Monday, May 15, 2017

Great Sand Dunes National Park and Preserve


About 25 miles northeast of Alamosa, nestled up against a southern branch of the Rocky Mountains in south-central Colorado, is the Great Sand Dunes National Park and Preserve. 


The park was designated as a national monument by Herbert Hoover in 1932, and was made a national park by Congress in 2004.  It contains the tallest sand dunes in North America (over 750 feet high), and encompasses over 85,000 acres of park and protected areas.

In August, 2016, I traveled with my photo buddies Barry and Alan to photograph the park.

We arrived at the park in late afternoon, right after a light rainstorm, and the dunes looked like a small mountain range in front of the larger (real) mountains beyond.

Compared to the 12,000-ft. high mountains in the background, the dunes may not seem so high.  But for comparison, here's an image with a section of Boston's Back Bay skyline superimposed for scale at roughly the same distance:

Thanks to the rain, the shallow creek that flows out of the mountains and bounds the eastern and southern side of the dunes had a bit of water in it.

We crossed the creek and headed across the flats to the dunes.  Now you can really begin to see the relative size more clearly.  Those two tiny dots in the distance on the far right of the image are people.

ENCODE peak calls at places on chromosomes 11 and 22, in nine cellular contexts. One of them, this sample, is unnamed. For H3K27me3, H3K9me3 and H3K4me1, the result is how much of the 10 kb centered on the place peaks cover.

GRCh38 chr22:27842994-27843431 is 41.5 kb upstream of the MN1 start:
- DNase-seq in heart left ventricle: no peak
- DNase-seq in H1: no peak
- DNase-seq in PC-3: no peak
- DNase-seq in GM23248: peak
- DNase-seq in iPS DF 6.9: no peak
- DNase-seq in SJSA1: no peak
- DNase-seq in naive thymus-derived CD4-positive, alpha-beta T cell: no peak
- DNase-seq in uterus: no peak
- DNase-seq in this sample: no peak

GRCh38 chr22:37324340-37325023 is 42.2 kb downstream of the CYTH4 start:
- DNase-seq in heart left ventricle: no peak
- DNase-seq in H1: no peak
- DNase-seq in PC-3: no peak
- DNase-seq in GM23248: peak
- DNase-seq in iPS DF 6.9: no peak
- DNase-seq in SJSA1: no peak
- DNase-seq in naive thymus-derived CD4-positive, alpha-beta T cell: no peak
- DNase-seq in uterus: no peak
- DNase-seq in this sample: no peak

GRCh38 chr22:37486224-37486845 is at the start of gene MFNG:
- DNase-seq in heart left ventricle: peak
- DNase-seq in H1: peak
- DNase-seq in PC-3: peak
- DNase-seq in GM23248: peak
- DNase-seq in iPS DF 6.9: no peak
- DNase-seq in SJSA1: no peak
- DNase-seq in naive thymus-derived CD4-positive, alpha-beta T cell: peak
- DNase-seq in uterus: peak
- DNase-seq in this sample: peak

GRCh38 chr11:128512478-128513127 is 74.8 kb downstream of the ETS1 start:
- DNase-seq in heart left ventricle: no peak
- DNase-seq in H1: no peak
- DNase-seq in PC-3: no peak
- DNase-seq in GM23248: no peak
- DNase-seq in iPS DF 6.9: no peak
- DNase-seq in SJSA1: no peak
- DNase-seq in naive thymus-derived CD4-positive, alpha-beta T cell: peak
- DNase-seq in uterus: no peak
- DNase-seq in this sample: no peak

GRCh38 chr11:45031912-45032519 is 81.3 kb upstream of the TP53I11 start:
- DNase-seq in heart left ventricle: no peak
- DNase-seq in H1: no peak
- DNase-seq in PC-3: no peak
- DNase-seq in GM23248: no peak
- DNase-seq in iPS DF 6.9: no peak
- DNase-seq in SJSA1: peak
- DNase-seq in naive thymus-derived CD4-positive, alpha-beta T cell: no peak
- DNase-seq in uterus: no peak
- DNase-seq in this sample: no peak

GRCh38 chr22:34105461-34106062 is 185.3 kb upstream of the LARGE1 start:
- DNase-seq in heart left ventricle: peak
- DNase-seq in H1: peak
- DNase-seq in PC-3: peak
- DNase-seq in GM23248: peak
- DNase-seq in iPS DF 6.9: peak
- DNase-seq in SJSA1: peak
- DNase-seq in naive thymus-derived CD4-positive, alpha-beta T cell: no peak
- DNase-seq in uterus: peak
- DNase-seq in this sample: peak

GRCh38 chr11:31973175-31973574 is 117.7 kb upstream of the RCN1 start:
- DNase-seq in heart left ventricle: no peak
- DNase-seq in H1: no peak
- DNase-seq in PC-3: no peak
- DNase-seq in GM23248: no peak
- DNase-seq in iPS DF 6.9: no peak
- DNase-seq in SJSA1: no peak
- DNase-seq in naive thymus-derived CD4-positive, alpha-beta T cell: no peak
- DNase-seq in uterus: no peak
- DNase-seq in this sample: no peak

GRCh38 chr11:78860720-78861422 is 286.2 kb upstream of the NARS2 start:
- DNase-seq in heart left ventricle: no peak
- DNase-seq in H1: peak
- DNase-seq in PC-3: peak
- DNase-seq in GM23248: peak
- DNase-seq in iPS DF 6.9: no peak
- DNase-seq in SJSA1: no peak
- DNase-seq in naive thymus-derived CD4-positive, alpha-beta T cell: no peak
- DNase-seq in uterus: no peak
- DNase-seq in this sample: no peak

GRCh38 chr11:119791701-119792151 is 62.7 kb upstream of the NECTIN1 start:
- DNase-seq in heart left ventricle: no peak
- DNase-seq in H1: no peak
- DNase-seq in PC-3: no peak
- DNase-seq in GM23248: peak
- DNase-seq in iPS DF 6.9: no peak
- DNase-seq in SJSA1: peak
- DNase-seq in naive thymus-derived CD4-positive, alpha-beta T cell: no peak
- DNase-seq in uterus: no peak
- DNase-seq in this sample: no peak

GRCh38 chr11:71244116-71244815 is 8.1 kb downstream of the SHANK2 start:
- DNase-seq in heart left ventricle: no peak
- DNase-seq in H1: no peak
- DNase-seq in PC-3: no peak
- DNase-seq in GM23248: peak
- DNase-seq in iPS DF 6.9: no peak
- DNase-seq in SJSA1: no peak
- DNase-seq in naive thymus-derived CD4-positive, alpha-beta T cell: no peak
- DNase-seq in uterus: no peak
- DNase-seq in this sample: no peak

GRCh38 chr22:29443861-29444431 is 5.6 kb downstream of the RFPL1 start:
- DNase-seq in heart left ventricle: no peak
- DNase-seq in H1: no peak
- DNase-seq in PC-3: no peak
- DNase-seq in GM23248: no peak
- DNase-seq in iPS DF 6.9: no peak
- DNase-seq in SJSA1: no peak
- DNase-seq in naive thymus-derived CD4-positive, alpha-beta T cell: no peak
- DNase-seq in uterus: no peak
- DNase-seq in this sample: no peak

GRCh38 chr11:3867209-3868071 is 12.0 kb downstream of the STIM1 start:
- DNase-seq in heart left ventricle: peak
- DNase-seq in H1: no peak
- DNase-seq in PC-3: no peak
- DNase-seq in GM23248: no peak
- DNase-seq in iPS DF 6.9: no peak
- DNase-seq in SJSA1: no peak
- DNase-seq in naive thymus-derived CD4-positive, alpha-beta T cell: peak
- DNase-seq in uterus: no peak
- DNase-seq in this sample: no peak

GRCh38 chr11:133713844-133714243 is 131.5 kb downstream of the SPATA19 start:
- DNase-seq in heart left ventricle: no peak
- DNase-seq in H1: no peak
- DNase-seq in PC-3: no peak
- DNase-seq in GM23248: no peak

Because of the rain, footprints in the sand made very distinct trails.  Those dots in the center and upper right of the image are people.

  Then it was time to climb.

The dunes are a lot steeper up close than they looked from far away:

Even with slightly wet sand the dunes are steep enough for kids to zoom down in their saucers.



As we climbed, we could see other visitors on different dunes:

A family from somewhere in Europe, apparently quite accustomed to hiking, charged up the dune . . .

. . . and father and son had a great time:

The woman and man in this image were not related (I learned later), but I thought it made a great picture:

The sun set, and we got a little color out of the overcast day as we made our way back to the car.

The next morning we returned to catch some early light and different shadows on the dunes.  The previous afternoon's rain had freshened the vegetation in the foothills surrounding the park:

In the morning light we found some dramatic scenes as we approached . . .

With the direct sunlight, some of the dunes took on an abstract look:

. . . or like the surface of Mars:

Barry and Alan at work . . .


and kids at play in the creek:

One last look before we headed back to Alamosa:

NEXT POST:  Alamosa Railcar Graveyard

If you would like to see these images in a larger format, please visit my photography website, Todos Juntos Photography, by clicking here.


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